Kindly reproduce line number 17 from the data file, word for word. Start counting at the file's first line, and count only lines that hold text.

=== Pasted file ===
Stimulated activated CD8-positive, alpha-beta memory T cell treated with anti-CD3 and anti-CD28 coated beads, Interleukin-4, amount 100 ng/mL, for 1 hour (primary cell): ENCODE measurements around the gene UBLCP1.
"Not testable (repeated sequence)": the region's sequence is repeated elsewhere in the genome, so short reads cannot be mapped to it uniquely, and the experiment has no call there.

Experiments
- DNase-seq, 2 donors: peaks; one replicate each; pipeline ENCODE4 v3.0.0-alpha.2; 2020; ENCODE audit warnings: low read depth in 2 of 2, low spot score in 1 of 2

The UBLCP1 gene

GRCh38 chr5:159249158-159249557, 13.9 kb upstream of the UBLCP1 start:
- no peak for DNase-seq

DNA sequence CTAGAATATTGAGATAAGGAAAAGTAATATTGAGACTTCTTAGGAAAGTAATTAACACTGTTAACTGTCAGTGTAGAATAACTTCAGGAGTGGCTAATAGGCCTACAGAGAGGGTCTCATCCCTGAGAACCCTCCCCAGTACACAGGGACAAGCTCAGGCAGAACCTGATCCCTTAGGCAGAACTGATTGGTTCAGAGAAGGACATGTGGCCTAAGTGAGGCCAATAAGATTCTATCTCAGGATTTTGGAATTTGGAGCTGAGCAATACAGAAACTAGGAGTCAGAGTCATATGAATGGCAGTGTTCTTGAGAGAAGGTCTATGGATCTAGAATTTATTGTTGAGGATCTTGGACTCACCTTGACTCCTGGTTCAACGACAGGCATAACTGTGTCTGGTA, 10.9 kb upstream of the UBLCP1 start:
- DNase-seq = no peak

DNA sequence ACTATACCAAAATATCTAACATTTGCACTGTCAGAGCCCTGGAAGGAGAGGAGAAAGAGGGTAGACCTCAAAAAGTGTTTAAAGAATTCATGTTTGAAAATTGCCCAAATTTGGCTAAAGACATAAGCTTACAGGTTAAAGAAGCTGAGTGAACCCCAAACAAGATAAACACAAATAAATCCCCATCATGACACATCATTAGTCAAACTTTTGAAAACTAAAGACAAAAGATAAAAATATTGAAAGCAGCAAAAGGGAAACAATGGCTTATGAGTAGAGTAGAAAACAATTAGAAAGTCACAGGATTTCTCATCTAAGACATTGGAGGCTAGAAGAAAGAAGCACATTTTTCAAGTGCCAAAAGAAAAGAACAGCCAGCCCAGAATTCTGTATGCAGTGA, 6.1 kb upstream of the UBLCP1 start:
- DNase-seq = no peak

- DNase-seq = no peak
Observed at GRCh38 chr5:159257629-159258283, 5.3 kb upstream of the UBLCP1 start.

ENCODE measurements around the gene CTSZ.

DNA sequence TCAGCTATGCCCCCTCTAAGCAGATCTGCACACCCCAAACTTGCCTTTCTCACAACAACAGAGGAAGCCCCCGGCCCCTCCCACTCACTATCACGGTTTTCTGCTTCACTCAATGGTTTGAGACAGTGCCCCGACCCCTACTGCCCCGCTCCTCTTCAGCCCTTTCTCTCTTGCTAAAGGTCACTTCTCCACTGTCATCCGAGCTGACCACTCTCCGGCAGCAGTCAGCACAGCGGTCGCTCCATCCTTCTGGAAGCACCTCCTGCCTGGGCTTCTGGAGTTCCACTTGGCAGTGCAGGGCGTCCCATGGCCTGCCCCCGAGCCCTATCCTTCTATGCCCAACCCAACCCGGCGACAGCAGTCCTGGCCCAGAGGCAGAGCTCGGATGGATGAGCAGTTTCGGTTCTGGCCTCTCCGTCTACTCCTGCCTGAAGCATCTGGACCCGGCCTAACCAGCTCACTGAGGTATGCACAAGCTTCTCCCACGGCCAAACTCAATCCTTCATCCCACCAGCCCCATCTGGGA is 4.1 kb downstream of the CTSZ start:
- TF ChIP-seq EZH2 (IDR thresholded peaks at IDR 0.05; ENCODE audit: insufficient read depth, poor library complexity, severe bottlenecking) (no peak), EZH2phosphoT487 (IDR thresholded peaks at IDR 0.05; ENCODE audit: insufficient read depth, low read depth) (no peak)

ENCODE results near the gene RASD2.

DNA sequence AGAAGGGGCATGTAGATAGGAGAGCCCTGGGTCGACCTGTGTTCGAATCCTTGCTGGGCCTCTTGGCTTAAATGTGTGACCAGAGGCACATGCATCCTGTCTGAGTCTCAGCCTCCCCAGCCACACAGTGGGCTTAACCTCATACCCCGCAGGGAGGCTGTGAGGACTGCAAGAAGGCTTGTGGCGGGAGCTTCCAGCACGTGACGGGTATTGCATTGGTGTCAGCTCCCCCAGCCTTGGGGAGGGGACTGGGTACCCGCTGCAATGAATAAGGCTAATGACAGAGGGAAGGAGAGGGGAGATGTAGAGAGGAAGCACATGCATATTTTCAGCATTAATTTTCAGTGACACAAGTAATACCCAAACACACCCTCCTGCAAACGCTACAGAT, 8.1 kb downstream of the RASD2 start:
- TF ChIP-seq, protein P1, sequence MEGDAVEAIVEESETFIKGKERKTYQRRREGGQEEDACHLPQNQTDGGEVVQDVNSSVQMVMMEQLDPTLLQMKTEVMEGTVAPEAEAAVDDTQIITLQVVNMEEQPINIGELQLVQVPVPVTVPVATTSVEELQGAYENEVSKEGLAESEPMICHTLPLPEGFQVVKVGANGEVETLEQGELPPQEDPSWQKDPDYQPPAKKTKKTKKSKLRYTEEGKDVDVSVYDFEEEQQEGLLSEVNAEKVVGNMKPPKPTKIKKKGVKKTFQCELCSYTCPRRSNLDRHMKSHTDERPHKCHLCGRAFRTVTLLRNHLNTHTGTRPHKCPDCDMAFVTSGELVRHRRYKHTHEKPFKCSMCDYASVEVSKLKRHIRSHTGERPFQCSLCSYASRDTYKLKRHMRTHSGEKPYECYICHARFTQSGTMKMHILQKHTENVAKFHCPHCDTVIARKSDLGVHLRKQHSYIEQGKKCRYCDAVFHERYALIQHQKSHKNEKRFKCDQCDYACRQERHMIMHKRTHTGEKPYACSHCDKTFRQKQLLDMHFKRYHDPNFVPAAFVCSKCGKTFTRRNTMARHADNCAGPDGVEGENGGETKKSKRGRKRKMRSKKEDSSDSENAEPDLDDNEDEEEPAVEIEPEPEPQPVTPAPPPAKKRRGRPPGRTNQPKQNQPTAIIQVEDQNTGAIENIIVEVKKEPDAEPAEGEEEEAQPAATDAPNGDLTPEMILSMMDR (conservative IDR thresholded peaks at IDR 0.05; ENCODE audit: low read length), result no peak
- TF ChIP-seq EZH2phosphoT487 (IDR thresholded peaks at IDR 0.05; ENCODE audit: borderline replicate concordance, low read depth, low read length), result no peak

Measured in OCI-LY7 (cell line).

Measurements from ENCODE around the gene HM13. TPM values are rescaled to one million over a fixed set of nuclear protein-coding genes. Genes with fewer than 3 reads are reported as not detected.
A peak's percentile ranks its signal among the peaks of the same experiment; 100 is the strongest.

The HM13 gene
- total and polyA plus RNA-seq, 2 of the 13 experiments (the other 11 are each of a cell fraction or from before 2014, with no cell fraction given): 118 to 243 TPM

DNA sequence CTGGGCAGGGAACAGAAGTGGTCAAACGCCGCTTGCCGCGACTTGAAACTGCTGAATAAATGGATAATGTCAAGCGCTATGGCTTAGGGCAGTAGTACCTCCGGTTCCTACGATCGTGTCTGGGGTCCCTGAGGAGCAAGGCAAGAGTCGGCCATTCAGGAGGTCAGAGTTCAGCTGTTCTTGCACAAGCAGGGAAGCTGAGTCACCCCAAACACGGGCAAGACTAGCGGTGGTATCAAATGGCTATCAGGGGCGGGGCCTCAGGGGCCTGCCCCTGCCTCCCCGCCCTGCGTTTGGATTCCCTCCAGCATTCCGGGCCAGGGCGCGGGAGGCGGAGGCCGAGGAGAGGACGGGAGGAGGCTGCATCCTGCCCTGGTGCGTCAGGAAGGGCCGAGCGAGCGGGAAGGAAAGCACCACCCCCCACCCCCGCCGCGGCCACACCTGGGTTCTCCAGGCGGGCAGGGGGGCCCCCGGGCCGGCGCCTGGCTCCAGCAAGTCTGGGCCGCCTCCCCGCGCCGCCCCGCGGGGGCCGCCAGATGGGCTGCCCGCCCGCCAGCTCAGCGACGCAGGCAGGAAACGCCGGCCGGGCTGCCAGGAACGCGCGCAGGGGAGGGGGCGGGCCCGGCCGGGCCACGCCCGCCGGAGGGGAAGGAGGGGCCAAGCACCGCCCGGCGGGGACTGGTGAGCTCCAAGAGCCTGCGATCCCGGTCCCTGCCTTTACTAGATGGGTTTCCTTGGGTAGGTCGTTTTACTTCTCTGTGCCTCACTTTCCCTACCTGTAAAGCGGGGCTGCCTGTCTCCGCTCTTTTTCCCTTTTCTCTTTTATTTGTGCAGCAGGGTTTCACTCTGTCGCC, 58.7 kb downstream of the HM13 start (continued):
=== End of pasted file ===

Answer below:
ENCODE results near the gene RASD2.